My inspection of the rear actually brings some pretty good news. Despite the mud, it all looked pretty good. The axle splines were in good shape, the differential was good and tight, and last but most certainly not least, the rear drive shaft was actually in good shape (which is rarely the case on any Bayou ATV). So after lots of cleaning, blasting, polishing, and a little paint, I laid out all the parts and threw it all back together.

Rear Cleaned Rear Assembled

So now it’s time to stab the engine and install the exhaust, carburetor, intake, etc. This all went pretty smooth. I was then able to grab my makeshift iv bottle and a hot battery and see if this thing was going to run.

Test Fire

Of course it did, so now we can bolt this thing up, get the fenders on, and start on the accessories. For fenders, it had a pretty good set to start with. However, someone had gone wild with an automotive paint gun and clear coated them. This of course is never a good idea because the fenders flex, the clear coat bubbles and flakes off, and you are left with a dull set of fenders with sanding scratches all over them. I had another black set from a previous tear down, and while the graphics were decidedly less flashy, I used those. When the fenders were on, I could install the rest of the winch wiring, my auxiliary lights, and my batteries…yes, plural.

I’ve always wanted, and often needed, a dual battery setup on my ATVs. With all the winching, lighting, and miscellaneous electronic equipment, I sometimes find myself with a low battery on a long night ride. Also, when I go a couple months without starting the ATV, I find the slightly low battery makes for a difficult start. I can’t help but wonder if having two batteries would solve this…so I give it a shot. It just so happens that the Bayou 300 is a perfect candidate for it. It has the normal battery mount under the seat, and a dry storage box in the rear fender behind the seat that is the perfect size for another battery, and in this case, the winch solenoid. Below is a pic of the two batteries installed, along with the scores of wires needed for all my accessories.

Dual Batteries

To finish up the wiring for the winch, I use a momentary 3-way toggle switch mounted on the upper left side of the gas tank below the handle bars. I also place a toggle for the rear LED light I will be mounting on the back of the ATV. Now, if you’ve bought a toggle switch at a part store lately, I’m sure you’ve noticed the sub par quality of most part store toggle switches. This is why I will never buy one again; they are total junk. If they can’t hold up to interior use on a vehicle, they most assuredly will not hold up to exterior use on an ATV. For most of my switches, I turn to Del City. Friendly service and great stuff. Anyway, below you see the two toggles, one with the weatherproof rubber boot which works great for ATV applications.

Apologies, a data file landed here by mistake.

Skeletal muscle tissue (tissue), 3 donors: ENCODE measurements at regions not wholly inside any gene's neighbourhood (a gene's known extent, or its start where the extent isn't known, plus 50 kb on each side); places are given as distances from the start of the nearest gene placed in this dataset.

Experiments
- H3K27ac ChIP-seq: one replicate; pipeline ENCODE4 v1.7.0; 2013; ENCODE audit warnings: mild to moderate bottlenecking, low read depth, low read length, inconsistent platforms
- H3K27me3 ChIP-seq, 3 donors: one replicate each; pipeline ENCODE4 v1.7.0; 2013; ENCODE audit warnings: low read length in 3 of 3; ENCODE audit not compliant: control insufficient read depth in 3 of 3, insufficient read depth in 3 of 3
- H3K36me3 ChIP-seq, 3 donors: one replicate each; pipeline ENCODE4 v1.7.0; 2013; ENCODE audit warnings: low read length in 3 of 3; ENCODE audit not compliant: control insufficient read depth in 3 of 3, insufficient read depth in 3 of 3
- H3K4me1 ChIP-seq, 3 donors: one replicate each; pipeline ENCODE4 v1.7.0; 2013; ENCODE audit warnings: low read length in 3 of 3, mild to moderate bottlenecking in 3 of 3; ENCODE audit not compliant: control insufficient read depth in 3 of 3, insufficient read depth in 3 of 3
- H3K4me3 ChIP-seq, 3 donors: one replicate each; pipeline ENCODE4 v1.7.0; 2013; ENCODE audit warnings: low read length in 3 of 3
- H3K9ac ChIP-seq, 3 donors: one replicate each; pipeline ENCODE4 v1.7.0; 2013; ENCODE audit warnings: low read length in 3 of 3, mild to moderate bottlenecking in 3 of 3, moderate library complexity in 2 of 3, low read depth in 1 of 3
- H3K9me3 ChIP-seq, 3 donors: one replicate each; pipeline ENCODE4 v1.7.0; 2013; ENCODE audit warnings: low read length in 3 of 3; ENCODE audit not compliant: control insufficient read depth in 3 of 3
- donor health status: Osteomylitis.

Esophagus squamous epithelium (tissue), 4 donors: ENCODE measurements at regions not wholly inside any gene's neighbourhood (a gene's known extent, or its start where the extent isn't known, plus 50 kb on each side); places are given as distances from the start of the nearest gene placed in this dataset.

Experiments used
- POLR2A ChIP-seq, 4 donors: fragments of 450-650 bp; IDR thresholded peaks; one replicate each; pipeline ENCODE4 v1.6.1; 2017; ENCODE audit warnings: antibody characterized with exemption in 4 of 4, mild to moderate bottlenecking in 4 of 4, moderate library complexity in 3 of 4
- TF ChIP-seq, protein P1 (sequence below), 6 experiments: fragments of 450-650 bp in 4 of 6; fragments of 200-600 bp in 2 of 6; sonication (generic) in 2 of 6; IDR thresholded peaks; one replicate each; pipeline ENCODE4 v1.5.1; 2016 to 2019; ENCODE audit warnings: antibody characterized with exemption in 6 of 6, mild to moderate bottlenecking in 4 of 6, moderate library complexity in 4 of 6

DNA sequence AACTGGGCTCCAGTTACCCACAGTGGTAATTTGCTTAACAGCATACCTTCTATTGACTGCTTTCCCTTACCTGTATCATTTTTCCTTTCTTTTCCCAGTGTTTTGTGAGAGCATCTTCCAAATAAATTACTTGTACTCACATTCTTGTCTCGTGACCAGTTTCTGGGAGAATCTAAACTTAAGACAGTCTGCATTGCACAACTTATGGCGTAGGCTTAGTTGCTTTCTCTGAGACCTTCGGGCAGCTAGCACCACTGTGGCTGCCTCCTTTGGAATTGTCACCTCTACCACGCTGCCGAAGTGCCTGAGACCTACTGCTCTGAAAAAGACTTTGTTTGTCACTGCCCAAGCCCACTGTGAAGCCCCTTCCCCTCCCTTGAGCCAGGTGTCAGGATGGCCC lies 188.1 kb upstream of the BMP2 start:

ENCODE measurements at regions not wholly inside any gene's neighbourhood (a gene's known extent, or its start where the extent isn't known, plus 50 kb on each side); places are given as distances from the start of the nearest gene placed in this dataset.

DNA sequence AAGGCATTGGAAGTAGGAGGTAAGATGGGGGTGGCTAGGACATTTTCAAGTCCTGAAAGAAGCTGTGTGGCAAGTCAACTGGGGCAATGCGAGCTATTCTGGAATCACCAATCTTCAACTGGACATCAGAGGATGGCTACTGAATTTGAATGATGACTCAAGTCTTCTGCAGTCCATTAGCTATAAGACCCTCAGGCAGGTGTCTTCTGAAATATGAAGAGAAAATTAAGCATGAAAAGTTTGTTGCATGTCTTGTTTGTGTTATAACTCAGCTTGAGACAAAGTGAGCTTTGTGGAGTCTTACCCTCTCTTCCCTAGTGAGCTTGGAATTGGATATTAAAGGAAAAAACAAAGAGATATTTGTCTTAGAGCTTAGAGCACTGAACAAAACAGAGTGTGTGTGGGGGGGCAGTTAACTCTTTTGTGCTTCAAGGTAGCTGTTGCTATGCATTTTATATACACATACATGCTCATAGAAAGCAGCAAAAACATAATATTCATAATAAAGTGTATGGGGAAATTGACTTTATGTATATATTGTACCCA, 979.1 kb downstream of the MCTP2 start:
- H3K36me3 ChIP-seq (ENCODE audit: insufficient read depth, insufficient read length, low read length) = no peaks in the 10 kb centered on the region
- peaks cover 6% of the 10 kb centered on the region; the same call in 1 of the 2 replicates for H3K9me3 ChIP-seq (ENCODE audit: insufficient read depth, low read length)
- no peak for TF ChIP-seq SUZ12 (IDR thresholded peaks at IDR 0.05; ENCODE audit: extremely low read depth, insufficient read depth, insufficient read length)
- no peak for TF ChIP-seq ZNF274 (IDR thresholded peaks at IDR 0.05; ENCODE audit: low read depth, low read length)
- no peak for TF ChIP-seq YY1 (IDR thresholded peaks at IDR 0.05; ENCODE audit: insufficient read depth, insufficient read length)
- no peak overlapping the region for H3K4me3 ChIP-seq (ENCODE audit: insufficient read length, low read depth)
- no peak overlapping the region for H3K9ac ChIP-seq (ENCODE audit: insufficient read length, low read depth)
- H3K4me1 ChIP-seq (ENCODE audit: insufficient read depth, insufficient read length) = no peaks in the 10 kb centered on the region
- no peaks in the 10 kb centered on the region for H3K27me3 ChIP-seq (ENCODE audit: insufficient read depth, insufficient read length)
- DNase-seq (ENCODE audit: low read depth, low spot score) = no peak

Toggles

So once the internal wiring is completed, I install my accessories. I use two LED flood lights up front wired directly into the headlight harness. The Bayou 300 4×4 has provisions for a lot of Genuine Kawasaki upgrades. One such upgrade offered at dealers was a handlebar mounted headlight similar to that on the 2×4 model. For wiring, there is a set of bullet connectors on the headlight harness under the front fender. These tie into the headlight switch on high beam only. So these are what I used to wire in my flood lights.

Also, I installed a 12v power port on the upper right side of the gas tank under the handlebars. I mounted it flush in the fender bezel. This is the power supply I use for the CB radio that I mounted on the front rack in front of the handlebars. It also works great for recharging cell phones and digital cameras on the trails.

For the CB Radio, I go with the simple Cobra 19 Ultra III. As I’ve stated before, you don’t want an expensive radio on an ATV where it is susceptible to weather and theft. Besides, the 19 Ultra III actually talks pretty well. For the antenna, I use the same type of 64 inch steel whip bottom loader that I use on everything. It seems to do well. I use a short coax and mount it to the rear rack.

And at last, possibly the most useful accessory on a night ride, the rear backup light. For this I use an LED flood purchased at Northern Tool. Now for the pics!

Finish 1 Finish 2

Finish 3

Finish 4 Finish 6

So that pretty much wraps up another long, drawn out ordeal of an ATV project…or does it? I feel an update coming on.

September 15, 2013

Loadstar Supplemental

Filed under: Project: Loadstar,Trucks & Equipment — Nicholas Fluhart @ 8:07 pm
Icy Loadstar

Icy Loadstar

Just when I thought I was about finished with this project, an unexpected issue has surfaced and needs attention. This one is rather serious, but this whole thing has to be a labor of love…it has to be.

After I finished the lighting, rebuilt the carburetor, and cleaned up the interior, I took it out for a good road test. The truck performed great, considering it’s age, wear, and tear, and the fact that the engine could use an overhaul. The brakes worked good, all the lights worked good, and the transmission and two speed rear end shifted properly. The engine even ran surprisingly strong. For the first time in probably 20 years the truck seemed road-worthy, at least to the extent of my plans for occasional, limited use.